This article is part of our October 2018 series about the state of design and creativity. Click here for more.
Brands everywhere are taking positive steps to boost inclusivity and reflect the richly diverse, cosmopolitan societies they operate in. But for people with physical disabilities, the ability to avail themselves of certain products and services can’t be solved with a hashtag or viral video to raise awareness. It’s a design challenge, which needs a design solution.
Brands are recognizing that, too. Here are some great innovations that demonstrate how they’re adapting their offerings, adding new ones, or building entire businesses designed to help people with physical disabilities.
Exhibit A: The Tech Giant
From FIFA to Fortnite, the global games industry is growing at a phenomenal rate. Many gamers’ weapon of choice is Microsoft’s Xbox One. However, until just recently, the device and its myriad titles weren’t accessible to players with limited mobility in their hands because the console’s controllers weren’t designed in a way that worked well for them.
But back in May, Microsoft announced that its design team had been working with a number of charities, occupational therapists, and disabled gamers. The result: an adaptive Xbox One controller especially for disabled gamers.
The controller, which can rest on a person’s lap, on a table, or on the floor, has two large buttons on its face that can be operated with hands, elbows, or feet. The product officially launched in September, with the company also announcing a range of add-ons to cater for those with additional mobility issues.
Exhibit B: The Iconic Brand
Automotive giant Ford is developing an Accessibility Mat in Brazil for the boot of its EcoSport model, designed to help wheelchair users navigate the urban landscape once they’ve parked.
The car, which the brand says is its best-selling vehicle for disabled drivers in the region, will feature a mat that transforms into a portable ramp. Pavements in the country often lack ramp access, so the new device will offer passengers with disabilities an easier way of climbing the curb.
The mat/ramp is constructed from lightweight materials, including aluminum and EVA lining, that, when opened, become stiff and inflexible, with the capacity to support up to 250 kilograms (551 pounds). It can easily fit onto the back of a wheelchair when not in use.
The product features sensors and a microprocessor that sends Bluetooth signals to the user’s mobile phone every time it is used. All of that data is gathered on a site to which local authorities have access, so they can see which areas get the most wheelchair traffic and would therefore benefit most from the addition of ramp access.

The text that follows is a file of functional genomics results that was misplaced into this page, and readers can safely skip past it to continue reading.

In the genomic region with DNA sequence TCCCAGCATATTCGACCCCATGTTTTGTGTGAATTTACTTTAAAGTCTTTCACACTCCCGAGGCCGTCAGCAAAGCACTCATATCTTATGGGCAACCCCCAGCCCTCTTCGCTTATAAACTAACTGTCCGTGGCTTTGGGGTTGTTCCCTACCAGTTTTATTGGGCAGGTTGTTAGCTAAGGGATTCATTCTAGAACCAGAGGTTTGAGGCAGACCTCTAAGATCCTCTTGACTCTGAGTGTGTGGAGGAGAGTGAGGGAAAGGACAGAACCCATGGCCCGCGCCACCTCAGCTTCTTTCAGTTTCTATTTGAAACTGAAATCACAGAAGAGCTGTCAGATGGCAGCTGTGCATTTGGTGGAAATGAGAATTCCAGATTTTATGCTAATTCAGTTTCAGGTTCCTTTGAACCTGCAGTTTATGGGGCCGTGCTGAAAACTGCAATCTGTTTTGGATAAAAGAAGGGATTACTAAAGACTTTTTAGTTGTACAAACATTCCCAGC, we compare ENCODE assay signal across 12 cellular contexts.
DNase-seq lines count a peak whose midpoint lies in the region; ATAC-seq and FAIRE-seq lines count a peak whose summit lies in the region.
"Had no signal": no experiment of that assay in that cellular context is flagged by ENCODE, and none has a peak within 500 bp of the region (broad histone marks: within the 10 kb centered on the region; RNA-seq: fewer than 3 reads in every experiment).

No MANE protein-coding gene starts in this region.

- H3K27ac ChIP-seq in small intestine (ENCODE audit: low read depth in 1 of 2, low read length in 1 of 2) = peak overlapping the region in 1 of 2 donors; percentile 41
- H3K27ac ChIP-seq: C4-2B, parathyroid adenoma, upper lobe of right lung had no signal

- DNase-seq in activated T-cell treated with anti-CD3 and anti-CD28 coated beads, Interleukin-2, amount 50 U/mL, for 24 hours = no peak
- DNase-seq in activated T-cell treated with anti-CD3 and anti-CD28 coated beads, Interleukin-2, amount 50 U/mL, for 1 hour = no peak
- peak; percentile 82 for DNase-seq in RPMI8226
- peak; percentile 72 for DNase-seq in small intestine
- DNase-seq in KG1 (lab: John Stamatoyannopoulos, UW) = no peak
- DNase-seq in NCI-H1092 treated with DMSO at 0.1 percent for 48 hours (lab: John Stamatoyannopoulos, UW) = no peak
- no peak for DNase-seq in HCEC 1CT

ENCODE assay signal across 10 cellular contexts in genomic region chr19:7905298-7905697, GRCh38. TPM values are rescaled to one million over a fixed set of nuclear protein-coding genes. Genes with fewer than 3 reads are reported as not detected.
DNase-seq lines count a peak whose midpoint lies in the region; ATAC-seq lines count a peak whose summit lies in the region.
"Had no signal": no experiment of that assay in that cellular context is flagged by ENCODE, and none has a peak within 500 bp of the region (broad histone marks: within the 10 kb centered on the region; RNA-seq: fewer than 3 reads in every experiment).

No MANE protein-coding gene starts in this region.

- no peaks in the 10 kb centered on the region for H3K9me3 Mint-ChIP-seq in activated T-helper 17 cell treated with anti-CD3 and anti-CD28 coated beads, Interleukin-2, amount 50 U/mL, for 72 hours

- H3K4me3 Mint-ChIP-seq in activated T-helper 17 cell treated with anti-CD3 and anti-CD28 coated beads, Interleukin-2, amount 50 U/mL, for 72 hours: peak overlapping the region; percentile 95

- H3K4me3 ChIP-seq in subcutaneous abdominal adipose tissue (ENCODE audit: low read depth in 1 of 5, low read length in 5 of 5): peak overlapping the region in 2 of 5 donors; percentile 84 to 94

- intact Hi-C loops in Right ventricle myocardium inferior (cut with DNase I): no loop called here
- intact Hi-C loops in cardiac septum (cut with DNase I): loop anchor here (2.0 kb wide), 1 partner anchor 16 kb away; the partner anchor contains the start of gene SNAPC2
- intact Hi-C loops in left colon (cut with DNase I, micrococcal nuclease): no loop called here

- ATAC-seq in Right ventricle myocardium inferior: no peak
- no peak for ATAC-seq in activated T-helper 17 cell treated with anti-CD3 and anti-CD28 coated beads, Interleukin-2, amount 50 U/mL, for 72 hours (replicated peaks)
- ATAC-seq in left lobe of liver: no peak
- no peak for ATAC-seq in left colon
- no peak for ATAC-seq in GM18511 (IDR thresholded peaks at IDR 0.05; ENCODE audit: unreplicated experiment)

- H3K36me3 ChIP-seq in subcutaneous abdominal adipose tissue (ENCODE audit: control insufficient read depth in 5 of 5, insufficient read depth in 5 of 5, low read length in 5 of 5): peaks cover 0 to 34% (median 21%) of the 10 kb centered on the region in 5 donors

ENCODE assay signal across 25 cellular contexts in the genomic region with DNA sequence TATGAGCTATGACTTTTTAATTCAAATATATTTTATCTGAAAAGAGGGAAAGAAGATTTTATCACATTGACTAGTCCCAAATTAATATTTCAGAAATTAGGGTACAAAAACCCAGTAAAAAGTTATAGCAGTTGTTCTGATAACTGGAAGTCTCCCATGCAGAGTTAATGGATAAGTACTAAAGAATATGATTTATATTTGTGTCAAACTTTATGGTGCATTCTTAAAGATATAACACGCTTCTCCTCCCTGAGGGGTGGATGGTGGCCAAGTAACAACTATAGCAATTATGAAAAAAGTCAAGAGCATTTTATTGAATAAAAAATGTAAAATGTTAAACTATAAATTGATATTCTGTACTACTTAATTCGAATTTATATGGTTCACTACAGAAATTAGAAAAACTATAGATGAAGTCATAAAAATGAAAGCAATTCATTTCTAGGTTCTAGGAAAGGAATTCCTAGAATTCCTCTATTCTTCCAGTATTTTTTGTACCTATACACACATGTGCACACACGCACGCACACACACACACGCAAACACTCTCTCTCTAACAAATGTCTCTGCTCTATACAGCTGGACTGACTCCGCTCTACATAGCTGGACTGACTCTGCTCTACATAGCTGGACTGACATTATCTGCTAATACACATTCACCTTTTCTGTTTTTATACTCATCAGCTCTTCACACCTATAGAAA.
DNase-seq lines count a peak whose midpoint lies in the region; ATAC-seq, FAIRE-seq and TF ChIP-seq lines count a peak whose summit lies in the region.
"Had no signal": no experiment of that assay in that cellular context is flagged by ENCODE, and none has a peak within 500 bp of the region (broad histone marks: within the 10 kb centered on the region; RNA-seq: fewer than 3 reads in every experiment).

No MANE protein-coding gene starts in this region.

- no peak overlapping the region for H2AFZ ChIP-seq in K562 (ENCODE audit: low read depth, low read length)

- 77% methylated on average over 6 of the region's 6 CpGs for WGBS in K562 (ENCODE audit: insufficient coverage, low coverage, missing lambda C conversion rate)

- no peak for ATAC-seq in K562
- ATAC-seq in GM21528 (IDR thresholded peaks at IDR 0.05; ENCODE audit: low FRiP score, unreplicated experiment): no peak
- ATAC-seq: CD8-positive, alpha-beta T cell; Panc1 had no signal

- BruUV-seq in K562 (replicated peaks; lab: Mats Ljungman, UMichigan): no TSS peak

Exhibit C: The Startup
In England, Bristol is the home of many an innovative design business. One standout is Open Bionics, a firm that specialises in bionic limbs.
The company is the brainchild of Joel Gibbard, who operates as part inventor and part engineer. Following a self-described obsession with developing robotic hands as a teenager, Gibbard launched Open Bionics in 2014 alongside entrepreneur Samantha Payne. Their vision: to make beautiful bionic limbs more affordable.
The team has developed hundreds of prototypes and sought expertise from further afield by open sourcing their technology so that others can build upon it. As such, their mission becomes a shared one, alongside anyone willing to take up the cause. The OpenBionics website serves as an online repository of videos, code, designs, and tutorials.
Another startup, Transreport, designed a mobile app for people who need assistance on and off train services in the U.K. Passenger Assist allows customers to easily book assistance whilst providing live updates to rail staff in the case of any last-minute delays or platform alterations.
Joining The Dots
So we’ve got product design, fashion, and tech innovation. What binds them is collaboration among brands, charities, advocate groups, and the people these innovations are designed to help.
Microsoft, for example, spoke to multiple parties throughout the process to hone its product before going to market. Open Bionics shares its research and development in the open source community. While developing its app, Transreport worked closely with Disability Rights UK to gather user feedback throughout every iteration.
When we come together, our shared experience and expertise enhances what we do and drives inclusion forward.